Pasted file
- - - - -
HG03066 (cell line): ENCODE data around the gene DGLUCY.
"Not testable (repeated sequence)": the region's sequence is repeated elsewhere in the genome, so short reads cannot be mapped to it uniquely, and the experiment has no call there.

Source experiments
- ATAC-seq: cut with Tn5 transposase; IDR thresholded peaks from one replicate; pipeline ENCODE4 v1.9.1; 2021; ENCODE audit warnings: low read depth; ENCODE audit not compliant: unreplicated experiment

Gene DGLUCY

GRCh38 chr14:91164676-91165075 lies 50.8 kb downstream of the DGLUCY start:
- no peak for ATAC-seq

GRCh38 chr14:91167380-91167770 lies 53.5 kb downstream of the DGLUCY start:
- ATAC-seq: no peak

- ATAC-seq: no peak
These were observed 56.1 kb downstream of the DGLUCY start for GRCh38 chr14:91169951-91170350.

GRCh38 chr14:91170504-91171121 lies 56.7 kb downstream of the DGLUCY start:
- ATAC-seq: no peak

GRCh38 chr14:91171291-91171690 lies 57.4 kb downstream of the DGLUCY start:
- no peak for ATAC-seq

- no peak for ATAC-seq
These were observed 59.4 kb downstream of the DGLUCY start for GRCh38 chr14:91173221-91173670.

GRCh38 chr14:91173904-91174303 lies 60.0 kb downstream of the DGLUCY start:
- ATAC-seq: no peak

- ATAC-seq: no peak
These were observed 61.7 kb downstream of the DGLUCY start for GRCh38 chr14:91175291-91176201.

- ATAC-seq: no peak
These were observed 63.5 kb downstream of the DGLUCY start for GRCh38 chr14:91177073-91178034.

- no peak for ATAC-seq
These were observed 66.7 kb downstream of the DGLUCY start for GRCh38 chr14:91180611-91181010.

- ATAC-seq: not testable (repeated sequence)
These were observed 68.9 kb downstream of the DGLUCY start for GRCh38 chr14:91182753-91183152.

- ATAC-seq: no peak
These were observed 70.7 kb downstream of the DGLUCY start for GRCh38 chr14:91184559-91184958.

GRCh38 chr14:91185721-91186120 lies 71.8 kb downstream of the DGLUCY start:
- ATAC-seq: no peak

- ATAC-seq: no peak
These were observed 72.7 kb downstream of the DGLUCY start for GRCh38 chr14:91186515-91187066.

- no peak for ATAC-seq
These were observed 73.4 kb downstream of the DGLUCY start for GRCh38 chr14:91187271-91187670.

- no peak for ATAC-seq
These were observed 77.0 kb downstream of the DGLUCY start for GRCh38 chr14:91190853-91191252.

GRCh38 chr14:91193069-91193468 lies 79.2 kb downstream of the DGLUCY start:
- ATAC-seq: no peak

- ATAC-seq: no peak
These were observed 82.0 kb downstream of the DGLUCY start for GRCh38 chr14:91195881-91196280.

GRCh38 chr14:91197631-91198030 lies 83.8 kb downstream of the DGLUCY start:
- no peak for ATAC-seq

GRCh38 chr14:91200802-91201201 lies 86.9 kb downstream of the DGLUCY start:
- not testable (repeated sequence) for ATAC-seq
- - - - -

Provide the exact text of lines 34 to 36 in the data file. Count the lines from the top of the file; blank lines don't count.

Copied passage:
- no peak for ATAC-seq
These were observed 73.4 kb downstream of the DGLUCY start for GRCh38 chr14:91187271-91187670.

- no peak for ATAC-seq